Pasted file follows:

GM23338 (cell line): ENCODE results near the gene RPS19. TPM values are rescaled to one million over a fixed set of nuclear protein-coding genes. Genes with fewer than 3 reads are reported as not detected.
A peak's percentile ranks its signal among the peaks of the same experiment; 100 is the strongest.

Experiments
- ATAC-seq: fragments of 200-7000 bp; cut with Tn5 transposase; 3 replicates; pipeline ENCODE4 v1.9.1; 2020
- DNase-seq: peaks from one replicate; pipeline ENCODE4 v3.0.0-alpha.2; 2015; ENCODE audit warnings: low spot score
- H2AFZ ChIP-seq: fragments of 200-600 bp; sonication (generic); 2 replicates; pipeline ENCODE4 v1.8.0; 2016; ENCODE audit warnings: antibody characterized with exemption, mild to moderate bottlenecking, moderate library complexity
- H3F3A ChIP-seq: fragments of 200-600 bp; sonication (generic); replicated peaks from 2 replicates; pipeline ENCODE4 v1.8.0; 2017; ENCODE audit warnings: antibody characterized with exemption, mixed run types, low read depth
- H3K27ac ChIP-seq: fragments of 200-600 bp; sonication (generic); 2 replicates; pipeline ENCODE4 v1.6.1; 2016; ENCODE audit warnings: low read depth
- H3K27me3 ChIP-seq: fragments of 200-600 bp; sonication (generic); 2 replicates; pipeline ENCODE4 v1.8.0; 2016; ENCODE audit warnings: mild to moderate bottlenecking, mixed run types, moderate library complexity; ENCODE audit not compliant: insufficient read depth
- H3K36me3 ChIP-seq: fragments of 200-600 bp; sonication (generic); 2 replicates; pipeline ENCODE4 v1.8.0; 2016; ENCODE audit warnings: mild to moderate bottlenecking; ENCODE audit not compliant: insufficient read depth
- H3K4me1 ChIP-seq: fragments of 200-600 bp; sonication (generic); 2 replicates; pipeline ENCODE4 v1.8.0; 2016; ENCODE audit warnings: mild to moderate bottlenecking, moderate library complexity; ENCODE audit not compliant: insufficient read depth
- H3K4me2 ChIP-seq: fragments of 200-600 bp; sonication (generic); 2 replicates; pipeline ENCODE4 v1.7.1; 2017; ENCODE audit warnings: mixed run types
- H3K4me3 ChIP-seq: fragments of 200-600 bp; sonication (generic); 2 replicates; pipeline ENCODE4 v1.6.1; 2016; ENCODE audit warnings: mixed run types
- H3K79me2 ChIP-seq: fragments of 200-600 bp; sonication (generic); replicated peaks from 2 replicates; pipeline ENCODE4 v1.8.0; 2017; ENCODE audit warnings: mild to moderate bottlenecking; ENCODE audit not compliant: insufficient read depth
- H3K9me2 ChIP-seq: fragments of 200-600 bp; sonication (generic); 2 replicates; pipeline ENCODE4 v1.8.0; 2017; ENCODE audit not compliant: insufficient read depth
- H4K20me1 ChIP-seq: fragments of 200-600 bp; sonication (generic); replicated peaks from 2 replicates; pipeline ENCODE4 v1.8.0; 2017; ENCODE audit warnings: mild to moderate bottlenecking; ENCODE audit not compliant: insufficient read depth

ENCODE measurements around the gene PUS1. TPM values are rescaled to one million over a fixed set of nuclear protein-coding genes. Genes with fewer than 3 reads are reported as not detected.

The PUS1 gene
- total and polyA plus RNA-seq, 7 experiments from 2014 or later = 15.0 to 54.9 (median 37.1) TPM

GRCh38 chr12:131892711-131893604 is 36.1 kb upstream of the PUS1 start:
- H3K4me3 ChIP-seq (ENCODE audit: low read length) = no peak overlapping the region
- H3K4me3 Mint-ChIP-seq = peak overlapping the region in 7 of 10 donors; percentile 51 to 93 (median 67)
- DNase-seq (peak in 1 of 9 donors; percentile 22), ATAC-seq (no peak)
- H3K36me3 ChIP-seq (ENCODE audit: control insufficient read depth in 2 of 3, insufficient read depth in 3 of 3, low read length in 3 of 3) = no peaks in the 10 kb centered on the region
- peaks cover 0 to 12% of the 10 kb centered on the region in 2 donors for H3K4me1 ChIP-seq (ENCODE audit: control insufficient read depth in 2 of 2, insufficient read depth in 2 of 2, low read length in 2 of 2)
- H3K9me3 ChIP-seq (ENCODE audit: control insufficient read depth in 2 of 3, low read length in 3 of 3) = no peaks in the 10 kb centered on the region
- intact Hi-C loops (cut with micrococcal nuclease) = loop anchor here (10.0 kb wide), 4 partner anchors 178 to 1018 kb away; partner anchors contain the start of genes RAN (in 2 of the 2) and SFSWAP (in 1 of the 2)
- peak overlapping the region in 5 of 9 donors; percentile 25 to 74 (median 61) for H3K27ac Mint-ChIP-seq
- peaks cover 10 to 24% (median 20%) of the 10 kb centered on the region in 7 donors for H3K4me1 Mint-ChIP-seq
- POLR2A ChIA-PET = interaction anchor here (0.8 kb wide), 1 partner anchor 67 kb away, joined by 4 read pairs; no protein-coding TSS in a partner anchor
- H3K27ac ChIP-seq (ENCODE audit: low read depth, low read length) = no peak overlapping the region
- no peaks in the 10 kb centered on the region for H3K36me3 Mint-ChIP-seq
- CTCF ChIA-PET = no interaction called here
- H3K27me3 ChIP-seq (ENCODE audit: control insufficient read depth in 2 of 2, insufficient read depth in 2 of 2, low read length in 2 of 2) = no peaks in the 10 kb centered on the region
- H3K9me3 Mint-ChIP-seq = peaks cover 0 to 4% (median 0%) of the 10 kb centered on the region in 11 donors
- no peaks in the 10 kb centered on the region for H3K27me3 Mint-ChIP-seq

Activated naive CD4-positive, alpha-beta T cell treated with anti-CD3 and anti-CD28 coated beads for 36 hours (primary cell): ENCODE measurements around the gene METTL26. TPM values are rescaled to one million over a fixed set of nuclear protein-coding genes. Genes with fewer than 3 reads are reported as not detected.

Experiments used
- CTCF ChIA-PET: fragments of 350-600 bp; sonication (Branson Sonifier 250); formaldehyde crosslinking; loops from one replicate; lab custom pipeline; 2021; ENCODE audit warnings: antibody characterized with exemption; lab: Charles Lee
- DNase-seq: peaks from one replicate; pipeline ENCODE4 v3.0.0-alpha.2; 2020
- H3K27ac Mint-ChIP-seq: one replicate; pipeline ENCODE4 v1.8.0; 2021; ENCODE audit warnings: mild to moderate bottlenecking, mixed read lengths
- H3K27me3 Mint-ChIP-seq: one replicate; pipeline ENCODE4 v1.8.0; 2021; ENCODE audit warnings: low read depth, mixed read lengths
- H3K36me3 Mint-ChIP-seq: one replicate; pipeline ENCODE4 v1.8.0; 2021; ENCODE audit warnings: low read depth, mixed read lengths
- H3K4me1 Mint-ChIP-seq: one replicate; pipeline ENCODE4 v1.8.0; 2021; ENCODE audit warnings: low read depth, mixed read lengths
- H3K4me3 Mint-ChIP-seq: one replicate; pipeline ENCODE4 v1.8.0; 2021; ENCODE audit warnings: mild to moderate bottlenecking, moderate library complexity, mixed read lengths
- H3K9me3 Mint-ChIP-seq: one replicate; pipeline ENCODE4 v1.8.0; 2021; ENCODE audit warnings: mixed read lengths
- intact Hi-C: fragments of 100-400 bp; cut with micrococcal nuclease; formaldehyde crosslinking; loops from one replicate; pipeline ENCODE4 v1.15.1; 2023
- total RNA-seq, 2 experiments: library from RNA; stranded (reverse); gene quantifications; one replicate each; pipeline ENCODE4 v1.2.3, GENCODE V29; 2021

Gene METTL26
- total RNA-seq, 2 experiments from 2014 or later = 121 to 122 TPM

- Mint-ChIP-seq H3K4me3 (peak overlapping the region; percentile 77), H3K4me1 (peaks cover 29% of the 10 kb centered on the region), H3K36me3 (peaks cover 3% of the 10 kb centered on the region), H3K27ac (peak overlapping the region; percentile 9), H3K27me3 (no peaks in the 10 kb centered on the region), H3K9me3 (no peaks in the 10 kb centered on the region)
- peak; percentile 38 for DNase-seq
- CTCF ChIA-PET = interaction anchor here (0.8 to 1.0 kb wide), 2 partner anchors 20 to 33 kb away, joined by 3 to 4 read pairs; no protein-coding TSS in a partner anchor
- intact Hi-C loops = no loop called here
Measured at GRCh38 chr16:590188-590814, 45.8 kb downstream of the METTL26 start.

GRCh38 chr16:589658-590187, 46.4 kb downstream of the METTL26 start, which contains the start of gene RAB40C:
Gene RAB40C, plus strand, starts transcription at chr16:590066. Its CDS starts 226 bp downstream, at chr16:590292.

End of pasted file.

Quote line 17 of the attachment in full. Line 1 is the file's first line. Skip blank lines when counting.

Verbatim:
ENCODE measurements around the gene PUS1. TPM values are rescaled to one million over a fixed set of nuclear protein-coding genes. Genes with fewer than 3 reads are reported as not detected.